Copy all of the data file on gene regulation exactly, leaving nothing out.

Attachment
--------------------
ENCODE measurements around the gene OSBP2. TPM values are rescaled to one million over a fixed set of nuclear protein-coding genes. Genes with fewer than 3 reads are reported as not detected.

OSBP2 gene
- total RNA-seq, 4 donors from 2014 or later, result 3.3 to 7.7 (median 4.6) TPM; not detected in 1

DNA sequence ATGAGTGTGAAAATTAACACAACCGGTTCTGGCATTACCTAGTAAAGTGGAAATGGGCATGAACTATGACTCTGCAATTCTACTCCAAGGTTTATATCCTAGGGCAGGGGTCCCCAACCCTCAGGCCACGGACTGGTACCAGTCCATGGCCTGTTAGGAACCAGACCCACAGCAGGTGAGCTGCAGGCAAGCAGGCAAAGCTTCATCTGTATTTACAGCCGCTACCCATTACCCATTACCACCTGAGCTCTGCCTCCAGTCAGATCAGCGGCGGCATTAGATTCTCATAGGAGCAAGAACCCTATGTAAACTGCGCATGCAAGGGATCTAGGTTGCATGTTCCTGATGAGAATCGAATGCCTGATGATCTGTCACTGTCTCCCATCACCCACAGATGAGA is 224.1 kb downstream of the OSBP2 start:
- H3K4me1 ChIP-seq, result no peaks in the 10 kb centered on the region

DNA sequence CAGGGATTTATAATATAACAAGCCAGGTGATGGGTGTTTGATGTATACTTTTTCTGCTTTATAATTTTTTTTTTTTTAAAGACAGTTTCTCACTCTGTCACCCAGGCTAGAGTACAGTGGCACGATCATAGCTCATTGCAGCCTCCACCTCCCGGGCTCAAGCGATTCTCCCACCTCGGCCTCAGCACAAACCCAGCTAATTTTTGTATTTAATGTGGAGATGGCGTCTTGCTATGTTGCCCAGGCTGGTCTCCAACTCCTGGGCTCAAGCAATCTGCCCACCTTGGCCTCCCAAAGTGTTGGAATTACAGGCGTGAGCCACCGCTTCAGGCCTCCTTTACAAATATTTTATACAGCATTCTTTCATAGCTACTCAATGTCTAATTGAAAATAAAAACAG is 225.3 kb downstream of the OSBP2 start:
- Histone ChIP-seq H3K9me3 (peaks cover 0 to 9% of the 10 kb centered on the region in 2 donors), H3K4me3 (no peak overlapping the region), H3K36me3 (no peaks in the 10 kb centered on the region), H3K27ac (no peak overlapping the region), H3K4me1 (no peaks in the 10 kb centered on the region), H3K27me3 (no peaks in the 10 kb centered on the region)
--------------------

ENCODE measurements around the gene OSBP2. TPM values are rescaled to one million over a fixed set of nuclear protein-coding genes. Genes with fewer than 3 reads are reported as not detected.

OSBP2 gene
- total RNA-seq, 4 donors from 2014 or later, result 3.3 to 7.7 (median 4.6) TPM; not detected in 1

DNA sequence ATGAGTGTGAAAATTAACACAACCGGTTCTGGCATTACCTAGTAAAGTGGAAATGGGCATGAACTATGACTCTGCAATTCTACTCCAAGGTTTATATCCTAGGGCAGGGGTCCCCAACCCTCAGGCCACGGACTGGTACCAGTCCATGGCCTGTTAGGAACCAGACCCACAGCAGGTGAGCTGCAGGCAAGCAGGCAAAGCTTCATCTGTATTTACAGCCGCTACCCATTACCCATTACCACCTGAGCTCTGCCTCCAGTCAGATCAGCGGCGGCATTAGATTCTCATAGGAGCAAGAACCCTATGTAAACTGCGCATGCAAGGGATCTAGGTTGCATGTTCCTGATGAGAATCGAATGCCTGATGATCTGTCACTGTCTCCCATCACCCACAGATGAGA is 224.1 kb downstream of the OSBP2 start:
- H3K4me1 ChIP-seq, result no peaks in the 10 kb centered on the region

DNA sequence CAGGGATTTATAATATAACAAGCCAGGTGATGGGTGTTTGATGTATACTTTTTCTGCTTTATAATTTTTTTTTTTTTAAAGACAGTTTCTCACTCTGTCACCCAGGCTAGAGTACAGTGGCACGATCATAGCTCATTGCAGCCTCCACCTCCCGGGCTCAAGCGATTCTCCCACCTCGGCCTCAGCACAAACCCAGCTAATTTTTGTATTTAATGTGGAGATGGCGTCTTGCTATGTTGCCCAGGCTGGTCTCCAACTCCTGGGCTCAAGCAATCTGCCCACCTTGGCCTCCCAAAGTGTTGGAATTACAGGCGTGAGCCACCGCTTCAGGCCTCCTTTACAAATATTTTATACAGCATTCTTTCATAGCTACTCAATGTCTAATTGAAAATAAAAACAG is 225.3 kb downstream of the OSBP2 start:
- Histone ChIP-seq H3K9me3 (peaks cover 0 to 9% of the 10 kb centered on the region in 2 donors), H3K4me3 (no peak overlapping the region), H3K36me3 (no peaks in the 10 kb centered on the region), H3K27ac (no peak overlapping the region), H3K4me1 (no peaks in the 10 kb centered on the region), H3K27me3 (no peaks in the 10 kb centered on the region)